Maiden Rock/Bay City bat caves house 150,000MAIDEN ROCK — It’s cold. Dark. Quiet as a tomb — except for little squeaking sounds so tiny you wonder if you’re imagining them.
By: Ruth Nerhaugen, RiverTown Newspaper Group
MAIDEN ROCK — It’s cold. Dark. Quiet as a tomb — except for little squeaking sounds so tiny you wonder if you’re imagining them.
It is Halloween, after all.
A small, furry creature abruptly detaches from the high sandstone wall and swoops away, down an even darker tunnel in the Wisconsin Industrial Sand Corp. cave.
Silently — except for tiny little squeaking sounds.
Tim Stauffer, regional manager for mine owner Fairmount Minerals, shines a spotlight on a strip of brown on the wall. It moves, almost imperceptibly.
One of the little browns hasn’t quite settled in for the winter, although some of the others already are covered in condensation that will keep them hydrated for the coming months. He pops his head up for a moment, then settles back into the huddle.
Warm weather this past week has meant an unusual amount of activity for the 100,000-plus bats that stay at the Maiden Rock “bat hotel”
over winter. It’s one of the largest bat hibernaculums in the state, and with the help of the Wisconsin Department of Natural Resources, the numbers are expected to multiply in coming years.
Because bats perform a valuable service to humankind — they eat bugs including insects that spread West Nile virus — the DNR works closely with businesses like Wisconsin Industrial Sand to preserve and protect the resident populations. The agency has been active here for about five years.
Bats generally hibernate from October until March or April. They like places that are cool, say 40 to 55 degrees, and humid.
Most of the bats here are big browns or little browns. The DNR experts have spotted a few others, too — Indiana bats and eastern pipistrelles, both of which are endangered species.
It’s not really possible to examine them all. The Maiden Rock sand mine is a maze of tunnels over about 30 acres. The bats live in the oldest part of the cave, an area where mining dates back to the late 1920s, Stauffer said. They’re on the west side, closest to the community of Maiden Rock.
Local residents don’t seem to mind them, he said. That may have something to do with the fact that you can spend an evening down by the river and not get bitten by a mosquito.
Another 50,000 or so bats live in the Bay City sand mine a few miles away, which also is owned by Wisconsin Industrial Sand. The Bay City mine was closed in 1989 and not reopened until about 1 1/2 years ago, Stauffer said.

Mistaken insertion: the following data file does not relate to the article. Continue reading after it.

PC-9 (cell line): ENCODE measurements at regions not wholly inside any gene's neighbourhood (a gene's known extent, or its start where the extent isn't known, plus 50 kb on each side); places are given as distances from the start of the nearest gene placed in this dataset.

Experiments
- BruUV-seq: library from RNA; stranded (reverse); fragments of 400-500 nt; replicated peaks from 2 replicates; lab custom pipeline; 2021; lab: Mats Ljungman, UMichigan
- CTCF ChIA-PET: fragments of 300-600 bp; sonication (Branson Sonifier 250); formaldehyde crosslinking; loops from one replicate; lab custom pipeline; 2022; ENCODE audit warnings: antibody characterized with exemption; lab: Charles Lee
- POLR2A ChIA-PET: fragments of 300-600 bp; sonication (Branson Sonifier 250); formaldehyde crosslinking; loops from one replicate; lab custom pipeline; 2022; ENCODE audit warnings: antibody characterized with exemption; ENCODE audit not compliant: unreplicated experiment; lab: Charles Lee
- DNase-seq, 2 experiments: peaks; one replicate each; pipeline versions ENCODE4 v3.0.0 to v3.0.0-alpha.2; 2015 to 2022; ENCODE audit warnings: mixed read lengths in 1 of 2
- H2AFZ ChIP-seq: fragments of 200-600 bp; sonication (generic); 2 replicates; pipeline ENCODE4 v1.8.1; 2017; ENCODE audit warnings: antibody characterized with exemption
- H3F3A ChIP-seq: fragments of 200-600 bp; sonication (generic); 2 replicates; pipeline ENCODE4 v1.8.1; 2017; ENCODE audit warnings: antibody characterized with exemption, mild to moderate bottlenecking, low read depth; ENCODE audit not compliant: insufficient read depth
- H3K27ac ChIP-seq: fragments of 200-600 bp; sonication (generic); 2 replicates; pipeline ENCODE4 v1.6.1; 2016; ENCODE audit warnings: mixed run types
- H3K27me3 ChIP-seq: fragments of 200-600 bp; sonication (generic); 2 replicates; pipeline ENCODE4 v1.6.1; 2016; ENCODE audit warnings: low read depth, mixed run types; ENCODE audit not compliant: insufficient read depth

Technology enables the DNR to get a pretty good idea how many bats there are in Maiden Rock. The agency installed directional counters to keep track of bats going in and out using the main entrance, which has bat-friendly louvered doors to keep predators out.
Similar doors are being installed now in Bay City, and directional counters are planned as a next step.
In recent months, wildlife biologists also have come and collected a sampling of Maiden Rock bats for research, Stauffer said. On the east coast, bats have been dying in droves, and they’re trying to find out why.
A few weeks ago, DNR officials were in town doing a “catch and release” as they gathered data about bats’ weight, size and sex as they approached hibernation.
During warmer weather, bats come and go at dusk and dawn, Stauffer said. Late summer and early fall are especially busy.
“It’s mostly about feeding,” he said, plus bats mate right before they hibernate. The females don’t actually get pregnant until spring because of delayed fertilization.
A little brown bat can eat up to 600 mosquito-size insects in an hour. A lactating female little brown can eat her body weight — 7 to
9 grams — or more in a night.
Because they live in old areas of the mine that no longer are being worked, bats and people coexist well, Stauffer said.
“Bats are not afraid of people. They are not bothersome,” he said.
“They do their own thing, and ignore humans.”
When the occasional bat wanders into an active mining area, workers generally are startled — but unharmed. Bats don’t like being held, though. They’ll bite, so biologists handling them wear gloves.
Over the past three weeks, the number of active bats has slowed considerably, while the number of furry brown clusters clinging to the mine’s walls and ceilings has grown.
They nestle together, huddling for warmth, especially in the cracks and crevices that are plentiful in mine shafts created by blasting.
Speaking from the experience of nearly eight years at the Maiden Rock facility, Stauffer said he, too, has learned to live with the creature he described as “a flying mouse who spends half his life asleep.
“I’m a lot better with them now than I was as a kid,” he said. “Now that I know more about them, it’s much less fearsome.”